LLM Chronicles #1: Will LLMs Make NLP Scientists Jobless?
"In retrospect, I wish I had known more about the hazards and difficulties of working in AI." -- NLP scientist
Let’s think step by step.
Once upon a time, in a small village, the people would gather every Sunday at the church to pray and worship. However, they did not have clocks to tell them the time of day. To overcome this challenge they would observe the position of the sun, and know whether it was time for morning prayer or not. They would also use the sounds of nature, such as the chirping of birds, to confirm the time.
In the evening, the villagers would look up at the sky and observe the constellations to estimate the time of night. The ringing of church bells was used to signal the start and end of prayer times.
With the invention of the mechanical clock, everything changed. Those who made a living by telling time for prayer at church found themselves out of a job. This phenomenon is not unique to the invention of clocks.
However, while jobs may be lost, people tend to find new opportunities to support themselves. This cycle of displacement and creation is a natural result of technological progress, and it underscores the importance of being adaptable and open to change in our modern world.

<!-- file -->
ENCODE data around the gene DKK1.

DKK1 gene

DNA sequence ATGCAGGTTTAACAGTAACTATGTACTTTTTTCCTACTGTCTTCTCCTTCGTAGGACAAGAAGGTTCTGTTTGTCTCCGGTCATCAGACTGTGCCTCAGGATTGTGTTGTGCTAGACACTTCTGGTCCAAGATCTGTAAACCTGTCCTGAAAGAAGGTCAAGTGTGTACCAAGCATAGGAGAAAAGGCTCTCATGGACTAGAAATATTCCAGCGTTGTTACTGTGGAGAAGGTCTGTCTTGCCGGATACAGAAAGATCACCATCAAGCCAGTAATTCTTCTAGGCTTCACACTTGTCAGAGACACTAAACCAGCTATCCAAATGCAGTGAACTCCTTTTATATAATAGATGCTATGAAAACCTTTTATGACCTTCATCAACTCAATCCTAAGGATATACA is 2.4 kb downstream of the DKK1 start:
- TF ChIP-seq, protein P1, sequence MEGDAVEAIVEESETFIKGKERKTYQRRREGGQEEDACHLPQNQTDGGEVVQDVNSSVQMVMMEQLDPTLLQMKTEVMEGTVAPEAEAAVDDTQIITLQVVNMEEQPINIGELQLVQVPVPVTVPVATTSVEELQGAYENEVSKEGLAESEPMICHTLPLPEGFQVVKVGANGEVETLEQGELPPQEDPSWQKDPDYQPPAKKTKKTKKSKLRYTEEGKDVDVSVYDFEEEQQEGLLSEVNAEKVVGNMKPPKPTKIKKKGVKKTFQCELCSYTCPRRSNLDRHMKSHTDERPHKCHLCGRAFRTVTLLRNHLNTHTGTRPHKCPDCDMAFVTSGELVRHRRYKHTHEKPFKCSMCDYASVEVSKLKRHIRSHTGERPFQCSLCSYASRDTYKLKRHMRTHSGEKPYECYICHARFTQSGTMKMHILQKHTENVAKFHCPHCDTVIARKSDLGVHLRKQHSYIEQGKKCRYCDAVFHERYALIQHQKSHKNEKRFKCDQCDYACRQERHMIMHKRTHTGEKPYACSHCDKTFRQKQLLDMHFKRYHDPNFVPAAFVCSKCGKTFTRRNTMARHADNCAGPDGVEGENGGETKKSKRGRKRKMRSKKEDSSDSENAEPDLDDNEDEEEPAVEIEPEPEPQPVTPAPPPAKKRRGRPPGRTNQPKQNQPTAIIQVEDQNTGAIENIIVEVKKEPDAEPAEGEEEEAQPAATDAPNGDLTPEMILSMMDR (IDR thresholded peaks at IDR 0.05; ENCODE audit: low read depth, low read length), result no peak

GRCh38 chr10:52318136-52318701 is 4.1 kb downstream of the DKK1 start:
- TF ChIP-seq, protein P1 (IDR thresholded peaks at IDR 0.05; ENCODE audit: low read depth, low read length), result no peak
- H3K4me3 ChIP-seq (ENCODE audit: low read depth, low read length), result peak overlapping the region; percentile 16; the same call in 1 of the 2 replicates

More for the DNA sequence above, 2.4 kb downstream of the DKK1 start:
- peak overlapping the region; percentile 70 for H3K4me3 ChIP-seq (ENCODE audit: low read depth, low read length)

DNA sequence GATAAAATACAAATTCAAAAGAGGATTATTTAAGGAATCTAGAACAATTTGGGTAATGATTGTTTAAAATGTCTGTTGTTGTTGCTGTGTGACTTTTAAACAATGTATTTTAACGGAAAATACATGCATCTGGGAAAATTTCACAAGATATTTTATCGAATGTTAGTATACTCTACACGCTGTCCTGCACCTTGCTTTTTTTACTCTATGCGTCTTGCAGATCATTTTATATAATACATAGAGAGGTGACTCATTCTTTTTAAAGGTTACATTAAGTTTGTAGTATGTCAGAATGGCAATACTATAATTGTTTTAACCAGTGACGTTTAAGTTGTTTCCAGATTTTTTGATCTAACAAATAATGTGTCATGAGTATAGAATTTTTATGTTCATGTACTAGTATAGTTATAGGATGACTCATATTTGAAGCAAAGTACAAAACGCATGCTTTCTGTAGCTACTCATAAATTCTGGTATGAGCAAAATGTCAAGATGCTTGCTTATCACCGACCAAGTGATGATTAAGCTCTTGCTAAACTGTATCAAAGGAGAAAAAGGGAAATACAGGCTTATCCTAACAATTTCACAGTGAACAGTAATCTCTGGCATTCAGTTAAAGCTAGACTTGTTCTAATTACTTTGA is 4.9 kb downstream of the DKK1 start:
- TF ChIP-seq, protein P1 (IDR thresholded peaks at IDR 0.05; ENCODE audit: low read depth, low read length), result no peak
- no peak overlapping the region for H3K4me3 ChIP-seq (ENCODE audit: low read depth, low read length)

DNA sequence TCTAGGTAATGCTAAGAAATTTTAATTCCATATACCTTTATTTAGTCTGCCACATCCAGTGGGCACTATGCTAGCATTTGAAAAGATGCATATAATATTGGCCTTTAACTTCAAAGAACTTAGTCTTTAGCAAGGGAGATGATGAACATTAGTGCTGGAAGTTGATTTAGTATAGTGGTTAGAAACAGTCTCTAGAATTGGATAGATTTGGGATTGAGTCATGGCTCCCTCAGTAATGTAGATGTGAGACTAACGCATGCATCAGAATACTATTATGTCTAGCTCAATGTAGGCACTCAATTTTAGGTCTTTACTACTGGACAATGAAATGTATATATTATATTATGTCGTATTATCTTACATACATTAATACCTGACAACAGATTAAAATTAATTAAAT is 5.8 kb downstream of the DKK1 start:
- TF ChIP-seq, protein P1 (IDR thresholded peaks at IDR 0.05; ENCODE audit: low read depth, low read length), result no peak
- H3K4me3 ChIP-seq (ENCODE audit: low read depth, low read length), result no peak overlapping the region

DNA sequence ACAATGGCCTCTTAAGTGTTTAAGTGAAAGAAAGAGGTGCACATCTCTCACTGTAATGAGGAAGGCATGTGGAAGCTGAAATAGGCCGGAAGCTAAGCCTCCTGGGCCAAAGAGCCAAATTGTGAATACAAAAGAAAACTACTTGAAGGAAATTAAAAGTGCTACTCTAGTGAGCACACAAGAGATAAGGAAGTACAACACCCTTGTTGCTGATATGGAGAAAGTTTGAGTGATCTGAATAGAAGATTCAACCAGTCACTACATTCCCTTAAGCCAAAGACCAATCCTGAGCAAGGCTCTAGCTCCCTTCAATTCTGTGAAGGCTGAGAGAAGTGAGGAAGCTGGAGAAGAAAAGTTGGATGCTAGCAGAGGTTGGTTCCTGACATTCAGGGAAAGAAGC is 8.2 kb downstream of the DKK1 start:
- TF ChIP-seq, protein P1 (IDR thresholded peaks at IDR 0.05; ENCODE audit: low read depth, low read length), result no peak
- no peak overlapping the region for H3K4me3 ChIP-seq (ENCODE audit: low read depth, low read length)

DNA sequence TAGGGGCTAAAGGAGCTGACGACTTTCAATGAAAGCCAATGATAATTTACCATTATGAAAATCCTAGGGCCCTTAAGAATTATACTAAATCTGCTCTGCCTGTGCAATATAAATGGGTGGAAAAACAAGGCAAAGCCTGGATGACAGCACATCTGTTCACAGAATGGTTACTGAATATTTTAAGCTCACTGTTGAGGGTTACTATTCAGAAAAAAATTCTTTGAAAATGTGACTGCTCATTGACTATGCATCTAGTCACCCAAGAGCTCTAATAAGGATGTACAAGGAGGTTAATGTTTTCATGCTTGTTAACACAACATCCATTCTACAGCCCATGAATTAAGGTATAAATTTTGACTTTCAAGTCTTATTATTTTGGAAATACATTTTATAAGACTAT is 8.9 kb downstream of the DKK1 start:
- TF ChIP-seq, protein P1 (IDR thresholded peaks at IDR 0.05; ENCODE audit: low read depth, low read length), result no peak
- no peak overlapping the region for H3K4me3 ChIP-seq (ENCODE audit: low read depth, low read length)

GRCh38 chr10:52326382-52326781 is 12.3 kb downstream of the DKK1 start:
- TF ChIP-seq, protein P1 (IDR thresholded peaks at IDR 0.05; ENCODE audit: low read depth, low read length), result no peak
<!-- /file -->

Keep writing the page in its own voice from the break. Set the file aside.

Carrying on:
Now let’s discuss LLMs. For everyone’s context, ChatGPT is an LLM by OpenAI which can do conversations.
The recent advancements in LLMs have significantly changed the NLP landscape. Tasks once considered difficult or impossible, such as summarization, are now achievable through LLMs. But the question remains - has it solved it all?
A study by researchers found that about 80% of US workers could have at least 10% of their work tasks impacted by GPTs, while 19% may see 50% of their tasks affected.
Over the last 2 years, I have worked with many applications which would/ would not require using LLMs such as semantic search, query suggestion, classification, few shot classification and question answering.
Let me share how it affects the workflow of a data scientist.
As you see there are many common things which require a full-stack NLP data scientist. This job is not going away. There is no automation for it. Every company is unique. So are the problems.
Now let’s look at the differences.
Training and distilling for self-hosted make it an NLP research job, while deployment is a full-stack job.
Training and distilling LLM makes it a full-stack job.
From this, we can conclude, full stacks are well-positioned to generate immense value for companies in any case.
Check out this post for more info on what it means to be a full-stack data scientist.
How should NLP engineers deliver more value?
The advent of LLM has presented novel opportunities for applied ML problems. Below, I have listed what I perceive to be the most significant ones.
Understand where and when to use LLM